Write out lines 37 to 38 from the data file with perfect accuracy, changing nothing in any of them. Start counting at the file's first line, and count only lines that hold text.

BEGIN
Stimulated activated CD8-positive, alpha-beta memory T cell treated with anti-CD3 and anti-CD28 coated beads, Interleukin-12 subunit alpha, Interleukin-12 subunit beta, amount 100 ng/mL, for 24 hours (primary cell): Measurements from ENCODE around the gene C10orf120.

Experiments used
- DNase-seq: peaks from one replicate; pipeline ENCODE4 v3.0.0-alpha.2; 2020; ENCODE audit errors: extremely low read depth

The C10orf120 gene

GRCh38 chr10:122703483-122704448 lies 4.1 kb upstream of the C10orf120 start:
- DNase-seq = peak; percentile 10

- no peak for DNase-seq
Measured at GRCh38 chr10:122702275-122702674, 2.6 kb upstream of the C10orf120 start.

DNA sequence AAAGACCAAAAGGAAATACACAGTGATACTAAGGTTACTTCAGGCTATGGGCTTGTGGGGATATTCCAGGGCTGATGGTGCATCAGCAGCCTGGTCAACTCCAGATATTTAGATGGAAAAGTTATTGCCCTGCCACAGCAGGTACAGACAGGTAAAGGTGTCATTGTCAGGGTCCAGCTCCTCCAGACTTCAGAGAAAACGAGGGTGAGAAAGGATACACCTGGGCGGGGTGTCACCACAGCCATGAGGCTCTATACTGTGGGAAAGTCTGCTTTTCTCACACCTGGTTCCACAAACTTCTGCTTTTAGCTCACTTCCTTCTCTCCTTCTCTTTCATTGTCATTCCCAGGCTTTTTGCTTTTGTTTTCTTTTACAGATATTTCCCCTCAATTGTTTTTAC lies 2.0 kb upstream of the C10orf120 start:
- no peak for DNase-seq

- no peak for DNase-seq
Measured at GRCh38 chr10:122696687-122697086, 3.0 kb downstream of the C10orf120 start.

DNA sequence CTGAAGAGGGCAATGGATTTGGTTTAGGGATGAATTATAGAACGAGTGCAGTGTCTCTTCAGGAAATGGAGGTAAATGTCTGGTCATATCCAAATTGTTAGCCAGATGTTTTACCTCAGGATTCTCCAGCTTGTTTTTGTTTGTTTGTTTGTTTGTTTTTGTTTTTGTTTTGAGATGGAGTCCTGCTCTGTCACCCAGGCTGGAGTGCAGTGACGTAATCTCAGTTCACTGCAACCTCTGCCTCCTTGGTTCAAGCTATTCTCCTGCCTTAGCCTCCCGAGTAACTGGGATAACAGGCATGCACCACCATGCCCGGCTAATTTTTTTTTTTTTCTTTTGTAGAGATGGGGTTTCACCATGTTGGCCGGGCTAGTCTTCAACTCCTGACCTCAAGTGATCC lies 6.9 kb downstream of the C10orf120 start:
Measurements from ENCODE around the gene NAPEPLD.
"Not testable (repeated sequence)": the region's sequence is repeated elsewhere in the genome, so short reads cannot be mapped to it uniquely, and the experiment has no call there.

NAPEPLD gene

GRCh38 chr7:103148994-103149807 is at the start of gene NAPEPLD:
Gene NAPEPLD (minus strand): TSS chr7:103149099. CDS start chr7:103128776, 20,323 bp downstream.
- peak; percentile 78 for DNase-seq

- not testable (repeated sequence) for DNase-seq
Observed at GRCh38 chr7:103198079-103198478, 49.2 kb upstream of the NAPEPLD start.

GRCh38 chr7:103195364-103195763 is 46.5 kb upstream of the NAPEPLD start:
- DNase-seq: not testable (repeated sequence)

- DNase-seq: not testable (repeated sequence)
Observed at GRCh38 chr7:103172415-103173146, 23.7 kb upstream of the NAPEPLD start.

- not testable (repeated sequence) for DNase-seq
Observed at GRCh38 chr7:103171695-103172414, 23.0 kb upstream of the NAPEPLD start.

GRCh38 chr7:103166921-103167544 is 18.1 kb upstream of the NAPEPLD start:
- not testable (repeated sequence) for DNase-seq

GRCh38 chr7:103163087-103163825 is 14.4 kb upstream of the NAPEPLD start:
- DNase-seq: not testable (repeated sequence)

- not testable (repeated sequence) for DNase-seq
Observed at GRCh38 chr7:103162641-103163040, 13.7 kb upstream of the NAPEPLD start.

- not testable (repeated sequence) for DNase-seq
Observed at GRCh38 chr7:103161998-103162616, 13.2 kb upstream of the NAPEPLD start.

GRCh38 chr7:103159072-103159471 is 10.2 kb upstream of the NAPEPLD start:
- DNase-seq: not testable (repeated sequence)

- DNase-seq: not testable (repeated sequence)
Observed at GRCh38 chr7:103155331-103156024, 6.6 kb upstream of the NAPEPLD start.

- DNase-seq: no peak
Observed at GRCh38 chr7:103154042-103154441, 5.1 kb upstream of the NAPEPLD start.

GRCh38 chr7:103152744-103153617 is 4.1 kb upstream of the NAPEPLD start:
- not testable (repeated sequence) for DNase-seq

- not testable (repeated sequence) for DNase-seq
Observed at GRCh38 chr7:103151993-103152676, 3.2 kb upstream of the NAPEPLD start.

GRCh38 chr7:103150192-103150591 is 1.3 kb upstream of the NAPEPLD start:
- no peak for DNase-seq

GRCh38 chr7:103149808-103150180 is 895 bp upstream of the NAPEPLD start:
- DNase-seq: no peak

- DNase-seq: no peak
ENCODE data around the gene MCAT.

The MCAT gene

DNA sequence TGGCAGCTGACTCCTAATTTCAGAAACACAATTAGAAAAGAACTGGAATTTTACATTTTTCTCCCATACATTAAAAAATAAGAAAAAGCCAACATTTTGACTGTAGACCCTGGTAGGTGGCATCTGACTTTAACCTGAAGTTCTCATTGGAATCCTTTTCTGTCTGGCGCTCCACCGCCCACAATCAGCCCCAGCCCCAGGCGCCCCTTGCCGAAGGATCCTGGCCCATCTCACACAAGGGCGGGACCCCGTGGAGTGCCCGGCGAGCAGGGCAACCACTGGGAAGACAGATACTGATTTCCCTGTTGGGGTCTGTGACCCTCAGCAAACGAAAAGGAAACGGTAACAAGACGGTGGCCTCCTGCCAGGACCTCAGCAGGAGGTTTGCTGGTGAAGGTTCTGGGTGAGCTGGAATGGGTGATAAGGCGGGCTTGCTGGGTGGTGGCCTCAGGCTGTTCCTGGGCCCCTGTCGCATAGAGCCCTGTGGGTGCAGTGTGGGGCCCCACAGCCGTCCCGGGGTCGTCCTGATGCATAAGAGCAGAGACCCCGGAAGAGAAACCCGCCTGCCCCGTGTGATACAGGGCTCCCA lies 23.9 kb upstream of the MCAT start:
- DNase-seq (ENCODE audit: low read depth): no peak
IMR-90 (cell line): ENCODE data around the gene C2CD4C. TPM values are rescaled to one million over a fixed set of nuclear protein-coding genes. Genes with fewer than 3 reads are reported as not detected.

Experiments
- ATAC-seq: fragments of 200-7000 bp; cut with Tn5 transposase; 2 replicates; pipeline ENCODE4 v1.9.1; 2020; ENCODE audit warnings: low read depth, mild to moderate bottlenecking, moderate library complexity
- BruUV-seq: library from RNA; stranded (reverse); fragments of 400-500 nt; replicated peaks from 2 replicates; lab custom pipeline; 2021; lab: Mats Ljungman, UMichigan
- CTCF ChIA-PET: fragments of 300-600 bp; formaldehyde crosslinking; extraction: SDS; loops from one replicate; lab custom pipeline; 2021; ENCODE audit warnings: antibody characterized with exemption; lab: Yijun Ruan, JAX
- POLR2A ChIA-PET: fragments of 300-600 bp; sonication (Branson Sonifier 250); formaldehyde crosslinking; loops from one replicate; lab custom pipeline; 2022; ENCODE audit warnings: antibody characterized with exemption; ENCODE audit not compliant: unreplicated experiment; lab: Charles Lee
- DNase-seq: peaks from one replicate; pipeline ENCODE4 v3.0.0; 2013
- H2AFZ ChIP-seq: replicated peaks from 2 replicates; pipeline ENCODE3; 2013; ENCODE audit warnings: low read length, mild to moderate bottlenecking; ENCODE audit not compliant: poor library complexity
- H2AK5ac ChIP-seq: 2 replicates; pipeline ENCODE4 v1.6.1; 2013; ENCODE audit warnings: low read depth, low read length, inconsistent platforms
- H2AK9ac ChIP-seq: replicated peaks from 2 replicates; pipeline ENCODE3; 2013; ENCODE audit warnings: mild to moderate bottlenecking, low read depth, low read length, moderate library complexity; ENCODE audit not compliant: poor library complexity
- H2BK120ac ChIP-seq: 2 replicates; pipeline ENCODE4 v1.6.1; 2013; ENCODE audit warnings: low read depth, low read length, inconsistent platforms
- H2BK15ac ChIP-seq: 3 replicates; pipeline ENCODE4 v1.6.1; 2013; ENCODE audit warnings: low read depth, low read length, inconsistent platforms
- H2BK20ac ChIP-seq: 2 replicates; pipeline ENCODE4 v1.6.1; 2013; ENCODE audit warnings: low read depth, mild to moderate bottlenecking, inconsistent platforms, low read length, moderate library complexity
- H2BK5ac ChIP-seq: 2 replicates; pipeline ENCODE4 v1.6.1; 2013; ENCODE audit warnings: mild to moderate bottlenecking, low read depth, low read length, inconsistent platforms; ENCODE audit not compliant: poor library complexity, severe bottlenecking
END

- DNase-seq: not testable (repeated sequence)

- DNase-seq: not testable (repeated sequence)